Margin Debt

What is 'Margin Debt'

Margin debt is the dollar value of securities purchased on margin within an account, which changes daily as the value of the underlying securities in the margin account changes. To prevent a margin call, or request to raise collateral in the account, the margin debt must remain below a specified percentage level of the total account balance, known as the minimum margin requirement.


Due to the potential volatility of marginable securities, margin debt levels and their rate of change may vary when stock markets and market indexes reach relative peaks.

Margin debt is created when borrowing from a brokerage firm through a margin account when purchasing securities. For example, an investor wants to purchase 2,000 shares of Company A for $10 per share, but he does not have $20,000 available. Because the investor has $10,000 in a margin account, he buys the shares on margin. The $10,000 loan amount is margin debt.

Pros and Cons of Margin Debt

Margin debt may provide an investor with an increased return on investment (ROI). For example, an investor buys 200 shares of stock at $40 each with $4,000 in his margin account. After paying the broker in full, the investor sells the shares for $44 each. Without commissions and interest, the ROI is ($44 - $40) / $20, or 20%. Had the investor conducted the trade with a cash account, the ROI would have been ($44 - $40) / 40, or 10%. Because the available margin debt that may accumulate grows with increasing equity costs, more shares may be purchased for potentially greater profits.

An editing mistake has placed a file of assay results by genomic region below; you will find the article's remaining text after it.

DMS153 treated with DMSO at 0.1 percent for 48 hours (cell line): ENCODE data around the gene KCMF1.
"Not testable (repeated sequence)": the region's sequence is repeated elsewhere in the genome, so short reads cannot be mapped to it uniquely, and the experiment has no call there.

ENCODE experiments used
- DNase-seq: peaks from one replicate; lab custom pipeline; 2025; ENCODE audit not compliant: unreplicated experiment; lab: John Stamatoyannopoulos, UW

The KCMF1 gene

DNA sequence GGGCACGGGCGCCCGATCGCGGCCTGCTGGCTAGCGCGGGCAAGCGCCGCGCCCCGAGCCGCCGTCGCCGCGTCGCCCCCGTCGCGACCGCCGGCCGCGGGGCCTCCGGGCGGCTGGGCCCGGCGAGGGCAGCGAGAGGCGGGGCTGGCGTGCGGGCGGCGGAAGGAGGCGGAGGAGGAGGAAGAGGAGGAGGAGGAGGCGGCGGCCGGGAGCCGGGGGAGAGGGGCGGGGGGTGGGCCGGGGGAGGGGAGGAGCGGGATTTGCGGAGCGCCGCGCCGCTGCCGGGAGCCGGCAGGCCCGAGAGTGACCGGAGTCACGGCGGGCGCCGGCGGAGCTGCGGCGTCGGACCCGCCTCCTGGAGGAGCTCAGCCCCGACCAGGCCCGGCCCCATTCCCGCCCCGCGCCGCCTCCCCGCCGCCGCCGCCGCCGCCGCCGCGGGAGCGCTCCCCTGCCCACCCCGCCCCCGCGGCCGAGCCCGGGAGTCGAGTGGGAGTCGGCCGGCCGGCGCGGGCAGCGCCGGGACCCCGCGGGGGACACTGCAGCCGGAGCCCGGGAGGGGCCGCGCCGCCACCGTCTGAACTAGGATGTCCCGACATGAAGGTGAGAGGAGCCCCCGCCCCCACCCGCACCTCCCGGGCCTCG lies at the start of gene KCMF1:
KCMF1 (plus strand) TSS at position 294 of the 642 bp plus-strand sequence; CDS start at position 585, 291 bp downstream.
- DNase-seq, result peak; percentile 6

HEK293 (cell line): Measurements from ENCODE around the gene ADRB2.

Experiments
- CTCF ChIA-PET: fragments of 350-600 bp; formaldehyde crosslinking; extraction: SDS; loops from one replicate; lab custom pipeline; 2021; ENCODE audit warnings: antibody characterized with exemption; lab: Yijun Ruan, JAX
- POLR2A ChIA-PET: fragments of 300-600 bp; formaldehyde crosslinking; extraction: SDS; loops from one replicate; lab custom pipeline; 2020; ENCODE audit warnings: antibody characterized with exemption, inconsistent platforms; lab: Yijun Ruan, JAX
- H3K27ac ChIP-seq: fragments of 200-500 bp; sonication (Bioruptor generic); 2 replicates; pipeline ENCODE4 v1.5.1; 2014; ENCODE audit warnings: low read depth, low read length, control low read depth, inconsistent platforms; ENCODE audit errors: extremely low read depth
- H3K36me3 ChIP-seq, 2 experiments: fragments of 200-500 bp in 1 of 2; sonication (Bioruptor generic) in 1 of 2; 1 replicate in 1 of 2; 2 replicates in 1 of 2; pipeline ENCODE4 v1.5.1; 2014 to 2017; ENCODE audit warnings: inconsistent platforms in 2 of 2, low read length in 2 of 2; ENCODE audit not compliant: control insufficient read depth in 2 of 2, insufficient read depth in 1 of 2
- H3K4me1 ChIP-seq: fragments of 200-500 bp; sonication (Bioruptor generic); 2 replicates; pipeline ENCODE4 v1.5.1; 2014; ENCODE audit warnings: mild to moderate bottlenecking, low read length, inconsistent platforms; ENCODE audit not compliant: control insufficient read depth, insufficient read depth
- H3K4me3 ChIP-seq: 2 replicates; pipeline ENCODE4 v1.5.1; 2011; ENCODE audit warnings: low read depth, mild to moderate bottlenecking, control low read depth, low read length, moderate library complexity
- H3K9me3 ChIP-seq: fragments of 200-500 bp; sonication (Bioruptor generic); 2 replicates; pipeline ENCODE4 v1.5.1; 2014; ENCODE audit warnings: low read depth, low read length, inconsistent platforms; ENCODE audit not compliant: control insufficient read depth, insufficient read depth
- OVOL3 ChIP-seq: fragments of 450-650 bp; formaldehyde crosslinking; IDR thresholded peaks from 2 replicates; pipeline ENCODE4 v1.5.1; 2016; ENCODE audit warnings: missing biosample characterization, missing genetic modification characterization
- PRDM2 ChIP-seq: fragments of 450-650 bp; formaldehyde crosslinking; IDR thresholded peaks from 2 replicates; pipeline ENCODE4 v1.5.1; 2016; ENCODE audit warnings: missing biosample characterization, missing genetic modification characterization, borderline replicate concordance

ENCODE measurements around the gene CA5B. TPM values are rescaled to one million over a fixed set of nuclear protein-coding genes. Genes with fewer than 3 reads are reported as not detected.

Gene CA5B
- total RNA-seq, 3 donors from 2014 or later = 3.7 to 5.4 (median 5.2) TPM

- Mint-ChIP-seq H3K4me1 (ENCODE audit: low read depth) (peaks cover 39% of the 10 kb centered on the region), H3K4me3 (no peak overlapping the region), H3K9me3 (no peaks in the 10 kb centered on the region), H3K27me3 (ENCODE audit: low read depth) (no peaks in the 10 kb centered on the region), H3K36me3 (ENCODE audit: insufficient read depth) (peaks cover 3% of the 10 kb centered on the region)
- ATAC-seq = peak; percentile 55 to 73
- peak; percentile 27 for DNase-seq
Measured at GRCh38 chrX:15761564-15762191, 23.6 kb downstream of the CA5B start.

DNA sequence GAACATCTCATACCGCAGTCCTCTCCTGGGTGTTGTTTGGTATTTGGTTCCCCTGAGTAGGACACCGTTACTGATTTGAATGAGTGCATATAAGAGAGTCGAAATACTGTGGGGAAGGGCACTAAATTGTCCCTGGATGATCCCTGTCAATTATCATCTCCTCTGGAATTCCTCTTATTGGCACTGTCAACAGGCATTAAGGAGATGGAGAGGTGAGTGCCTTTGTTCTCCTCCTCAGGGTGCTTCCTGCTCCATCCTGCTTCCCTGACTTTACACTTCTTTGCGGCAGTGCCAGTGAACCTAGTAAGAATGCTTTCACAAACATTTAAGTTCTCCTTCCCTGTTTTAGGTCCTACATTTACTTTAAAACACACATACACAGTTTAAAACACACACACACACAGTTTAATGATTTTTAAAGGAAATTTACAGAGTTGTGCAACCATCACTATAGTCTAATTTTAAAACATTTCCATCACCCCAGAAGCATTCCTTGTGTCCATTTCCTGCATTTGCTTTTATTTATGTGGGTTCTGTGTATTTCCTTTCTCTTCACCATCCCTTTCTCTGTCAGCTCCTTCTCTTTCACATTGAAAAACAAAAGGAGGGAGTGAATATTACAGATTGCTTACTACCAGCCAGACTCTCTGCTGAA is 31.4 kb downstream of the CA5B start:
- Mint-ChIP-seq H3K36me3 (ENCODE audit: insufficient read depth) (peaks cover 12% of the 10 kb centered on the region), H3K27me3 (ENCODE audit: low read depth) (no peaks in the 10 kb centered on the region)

However, creating margin debt when the market goes down may lead to a margin call. The investor has a set time to settle the margin debt. He may end up selling the underlying securities for less than he paid. Also, if a margin call is not settled according to the contract, the brokerage firm may sell the margin debt's underlying securities without informing the investor or sue the investor as to settle the margin debt.

Margin Debt and Stock Market Fluctuations

In February 2016, many investors were buying fewer stocks on margin, not creating as much margin debt. Because the market was declining, investors were reducing their risk of prices dropping for stocks that they may have otherwise purchased in margin accounts. If stock prices for underlying securities in margin accounts dropped too far, the investors would have faced margin calls and most likely would have lost money on their securities.

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